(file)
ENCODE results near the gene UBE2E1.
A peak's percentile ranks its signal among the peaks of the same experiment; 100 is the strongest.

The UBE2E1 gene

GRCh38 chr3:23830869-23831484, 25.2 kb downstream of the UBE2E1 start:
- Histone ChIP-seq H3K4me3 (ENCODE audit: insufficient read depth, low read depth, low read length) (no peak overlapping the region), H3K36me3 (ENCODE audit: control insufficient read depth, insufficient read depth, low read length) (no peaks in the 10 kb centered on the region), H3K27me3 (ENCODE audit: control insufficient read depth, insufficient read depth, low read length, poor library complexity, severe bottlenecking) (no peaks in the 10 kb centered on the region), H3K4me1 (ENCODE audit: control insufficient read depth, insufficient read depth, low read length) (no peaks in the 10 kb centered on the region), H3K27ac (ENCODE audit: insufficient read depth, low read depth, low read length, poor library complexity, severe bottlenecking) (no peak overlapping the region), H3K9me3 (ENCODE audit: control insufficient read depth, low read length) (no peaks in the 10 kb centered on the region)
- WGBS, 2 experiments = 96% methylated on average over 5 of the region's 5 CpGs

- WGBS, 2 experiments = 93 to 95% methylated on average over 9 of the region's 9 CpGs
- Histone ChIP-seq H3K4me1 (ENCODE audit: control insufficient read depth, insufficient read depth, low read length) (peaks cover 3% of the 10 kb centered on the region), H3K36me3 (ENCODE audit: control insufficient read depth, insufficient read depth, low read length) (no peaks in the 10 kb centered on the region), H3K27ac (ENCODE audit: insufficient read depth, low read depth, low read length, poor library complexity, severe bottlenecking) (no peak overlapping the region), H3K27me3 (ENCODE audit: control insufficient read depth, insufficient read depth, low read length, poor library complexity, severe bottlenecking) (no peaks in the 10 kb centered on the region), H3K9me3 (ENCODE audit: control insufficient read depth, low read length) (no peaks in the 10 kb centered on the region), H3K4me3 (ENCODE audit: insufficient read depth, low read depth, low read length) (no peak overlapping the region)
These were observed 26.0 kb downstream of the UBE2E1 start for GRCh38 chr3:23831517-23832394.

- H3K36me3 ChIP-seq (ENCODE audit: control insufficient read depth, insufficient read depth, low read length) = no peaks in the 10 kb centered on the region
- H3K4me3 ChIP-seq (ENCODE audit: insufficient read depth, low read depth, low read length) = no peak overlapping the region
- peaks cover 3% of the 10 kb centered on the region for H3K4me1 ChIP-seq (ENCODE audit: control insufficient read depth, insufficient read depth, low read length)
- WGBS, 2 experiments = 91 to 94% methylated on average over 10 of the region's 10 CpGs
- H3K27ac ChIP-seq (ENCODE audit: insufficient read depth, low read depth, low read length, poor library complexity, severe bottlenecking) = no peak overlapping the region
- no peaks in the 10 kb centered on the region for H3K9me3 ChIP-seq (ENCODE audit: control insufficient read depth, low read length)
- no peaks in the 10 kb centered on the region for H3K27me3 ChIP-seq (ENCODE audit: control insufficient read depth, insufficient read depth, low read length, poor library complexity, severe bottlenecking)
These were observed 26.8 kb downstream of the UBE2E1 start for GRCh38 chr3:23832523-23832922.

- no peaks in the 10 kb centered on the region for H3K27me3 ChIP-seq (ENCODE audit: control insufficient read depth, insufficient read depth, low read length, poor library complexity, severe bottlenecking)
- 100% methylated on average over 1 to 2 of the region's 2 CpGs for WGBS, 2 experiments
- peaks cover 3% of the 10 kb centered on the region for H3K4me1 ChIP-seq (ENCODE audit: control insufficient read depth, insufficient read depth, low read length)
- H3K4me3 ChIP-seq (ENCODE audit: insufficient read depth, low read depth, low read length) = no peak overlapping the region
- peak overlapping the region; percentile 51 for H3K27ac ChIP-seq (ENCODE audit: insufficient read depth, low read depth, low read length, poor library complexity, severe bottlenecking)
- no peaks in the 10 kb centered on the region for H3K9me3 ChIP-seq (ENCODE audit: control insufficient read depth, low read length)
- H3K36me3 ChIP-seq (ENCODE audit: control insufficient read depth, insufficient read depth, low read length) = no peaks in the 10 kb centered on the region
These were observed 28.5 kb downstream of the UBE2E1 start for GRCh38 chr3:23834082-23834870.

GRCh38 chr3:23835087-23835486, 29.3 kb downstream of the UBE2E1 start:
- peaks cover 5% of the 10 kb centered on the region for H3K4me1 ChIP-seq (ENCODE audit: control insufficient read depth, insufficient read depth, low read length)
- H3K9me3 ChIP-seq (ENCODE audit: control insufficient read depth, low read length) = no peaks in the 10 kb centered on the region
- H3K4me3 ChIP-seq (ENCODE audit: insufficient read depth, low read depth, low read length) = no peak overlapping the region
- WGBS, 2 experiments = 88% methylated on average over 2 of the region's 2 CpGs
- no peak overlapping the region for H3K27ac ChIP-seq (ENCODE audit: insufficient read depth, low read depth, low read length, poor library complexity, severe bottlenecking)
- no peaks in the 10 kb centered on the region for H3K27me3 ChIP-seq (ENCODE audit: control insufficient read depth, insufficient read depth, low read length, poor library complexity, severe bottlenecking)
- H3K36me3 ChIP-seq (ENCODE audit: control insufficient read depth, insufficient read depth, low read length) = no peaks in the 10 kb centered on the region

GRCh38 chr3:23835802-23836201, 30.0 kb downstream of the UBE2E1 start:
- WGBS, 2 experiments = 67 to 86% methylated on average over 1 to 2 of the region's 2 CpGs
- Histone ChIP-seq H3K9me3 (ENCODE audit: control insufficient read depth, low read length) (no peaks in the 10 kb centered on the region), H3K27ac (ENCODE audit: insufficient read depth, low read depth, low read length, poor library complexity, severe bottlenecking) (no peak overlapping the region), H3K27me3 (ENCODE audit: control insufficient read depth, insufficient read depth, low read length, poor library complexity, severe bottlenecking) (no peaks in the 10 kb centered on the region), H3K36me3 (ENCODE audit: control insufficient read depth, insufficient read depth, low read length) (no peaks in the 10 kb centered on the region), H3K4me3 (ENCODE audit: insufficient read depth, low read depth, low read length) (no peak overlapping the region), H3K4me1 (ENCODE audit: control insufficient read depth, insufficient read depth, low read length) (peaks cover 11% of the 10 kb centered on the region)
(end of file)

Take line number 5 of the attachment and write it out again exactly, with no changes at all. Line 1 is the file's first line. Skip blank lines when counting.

- Histone ChIP-seq H3K4me3 (ENCODE audit: insufficient read depth, low read depth, low read length) (no peak overlapping the region), H3K36me3 (ENCODE audit: control insufficient read depth, insufficient read depth, low read length) (no peaks in the 10 kb centered on the region), H3K27me3 (ENCODE audit: control insufficient read depth, insufficient read depth, low read length, poor library complexity, severe bottlenecking) (no peaks in the 10 kb centered on the region), H3K4me1 (ENCODE audit: control insufficient read depth, insufficient read depth, low read length) (no peaks in the 10 kb centered on the region), H3K27ac (ENCODE audit: insufficient read depth, low read depth, low read length, poor library complexity, severe bottlenecking) (no peak overlapping the region), H3K9me3 (ENCODE audit: control insufficient read depth, low read length) (no peaks in the 10 kb centered on the region)